The 2003 Spending Orgy
Federal tax revenues have dropped dramatically since the stock market peaks of 2000. Rising unemployment continues to reduce the number of taxpayers, while plummeting investor portfolios no longer produce the huge capital gains and dividend revenues that flooded federal coffers in the 1990s. This drop in revenues was of course predictable, given the faltering economy and enormous market losses of the past two years.
Yet has Congress responded to this new reality with spending freezes or other austerity measures? Hardly. Its response has been exactly opposite, passing a 2003 budget that is a whopping 22% higher than just two years ago! Not only is spending way up in terms of total dollars, but the rate at which spending grows each year is accelerating rapidly. In fact, a federal budget that once took a century to double in size will now do so in only about five years. This rate of growth cannot be sustained unless Congress truly intends to bankrupt the federal government.
This practice is akin to getting a pay cut at work, then immediately buying a bigger house with a higher mortgage payment. No sensible individual would spend more when his income drops, but Congress operates without any shred of common sense or restraint at budget time. When members of Congress consider the various spending bills, the money- hundreds of billions of dollars- hardly seems real. What’s another 10 million dollars, they reason, for a pet project or favor to a lobbyist? Unlike a family facing the loss of income, Congress can raise taxes, borrow from foreign governments, or spend money newly printed by the Federal Reserve. Spending cuts are simply not considered. In fact, the federal budget grows every year without exception, and the previous year’s spending is treated only as a baseline. How long could your family survive if it spent five or ten percent more money each and every year?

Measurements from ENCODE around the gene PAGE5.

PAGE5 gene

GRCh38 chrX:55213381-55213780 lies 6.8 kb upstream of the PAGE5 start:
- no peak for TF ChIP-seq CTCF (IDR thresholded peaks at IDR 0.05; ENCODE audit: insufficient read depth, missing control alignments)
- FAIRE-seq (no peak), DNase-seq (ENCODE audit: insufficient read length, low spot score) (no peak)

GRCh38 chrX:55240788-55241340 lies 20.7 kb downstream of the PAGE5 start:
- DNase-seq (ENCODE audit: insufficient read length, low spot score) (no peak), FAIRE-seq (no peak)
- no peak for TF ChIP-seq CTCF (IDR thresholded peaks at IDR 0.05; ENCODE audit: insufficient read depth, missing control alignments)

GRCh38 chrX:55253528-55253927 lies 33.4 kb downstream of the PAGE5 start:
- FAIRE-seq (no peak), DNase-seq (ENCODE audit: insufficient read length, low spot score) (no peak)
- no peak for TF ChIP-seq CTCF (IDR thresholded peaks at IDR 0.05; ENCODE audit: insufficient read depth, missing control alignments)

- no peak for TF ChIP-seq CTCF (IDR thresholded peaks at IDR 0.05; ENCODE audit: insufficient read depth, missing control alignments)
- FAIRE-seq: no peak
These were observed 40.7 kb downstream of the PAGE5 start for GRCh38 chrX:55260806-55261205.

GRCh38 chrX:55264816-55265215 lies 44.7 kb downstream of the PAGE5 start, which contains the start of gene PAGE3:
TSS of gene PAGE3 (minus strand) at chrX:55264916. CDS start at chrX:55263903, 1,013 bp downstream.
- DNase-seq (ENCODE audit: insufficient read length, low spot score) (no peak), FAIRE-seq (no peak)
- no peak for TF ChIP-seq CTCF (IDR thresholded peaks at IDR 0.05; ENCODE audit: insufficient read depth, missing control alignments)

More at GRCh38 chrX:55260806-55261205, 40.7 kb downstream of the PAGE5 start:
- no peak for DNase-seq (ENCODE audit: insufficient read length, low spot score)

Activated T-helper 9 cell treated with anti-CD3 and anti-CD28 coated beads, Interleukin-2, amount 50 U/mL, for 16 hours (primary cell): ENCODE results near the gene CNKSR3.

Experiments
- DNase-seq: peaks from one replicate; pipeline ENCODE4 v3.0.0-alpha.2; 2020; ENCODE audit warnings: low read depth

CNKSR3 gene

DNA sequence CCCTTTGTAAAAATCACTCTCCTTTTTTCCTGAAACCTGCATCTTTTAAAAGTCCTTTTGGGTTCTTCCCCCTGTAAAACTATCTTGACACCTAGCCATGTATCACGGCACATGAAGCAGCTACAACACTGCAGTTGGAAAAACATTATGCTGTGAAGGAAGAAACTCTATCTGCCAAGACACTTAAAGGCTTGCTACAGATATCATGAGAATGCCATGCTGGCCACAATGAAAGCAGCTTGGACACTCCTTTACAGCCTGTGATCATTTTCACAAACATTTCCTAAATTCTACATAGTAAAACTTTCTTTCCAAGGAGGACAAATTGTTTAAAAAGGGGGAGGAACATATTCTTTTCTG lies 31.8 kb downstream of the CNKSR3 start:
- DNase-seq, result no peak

One might assume the 2003 spending increases are largely the result of September 11th and homeland security concerns, but actually it’s the standard types of federal pork that drive the overall spending surge. Virtually all federal agencies and federal programs, including those that have nothing to do with defense or terrorism, have enjoyed budget increases of more than 20% over the last two years.
Meanwhile, Federal Reserve Chairman Greenspan recently suggested before a congressional committee that billions could be saved if the Treasury used lower inflation estimates. In other words, if we say inflation is lower than the Consumer Price Index and other barometers indicate, Congress won’t have to spend as much on cost-of-living adjustments for programs like Social Security. This amounts to lying to the American people about our monetary policies, by hiding the true rate of inflation caused by printing too many dollars and keeping interest rates artificially low.
The looming hangover is reflected in the federal debt, which is officially about 5.6 trillion dollars. The real figure is much higher, because the official figure does not include outstanding future liabilities like Social Security and Medicare that millions of Baby Boomers will soon demand. The “debt limit,” created by federal law in a hopeful attempt to limit congressional spending, is routinely raised by Congress without political fallout. All Americans must become aware of how truly unrestrained federal spending has become, and realize that voters represent the last line of defense against the complete bankruptcy of the U.S. government.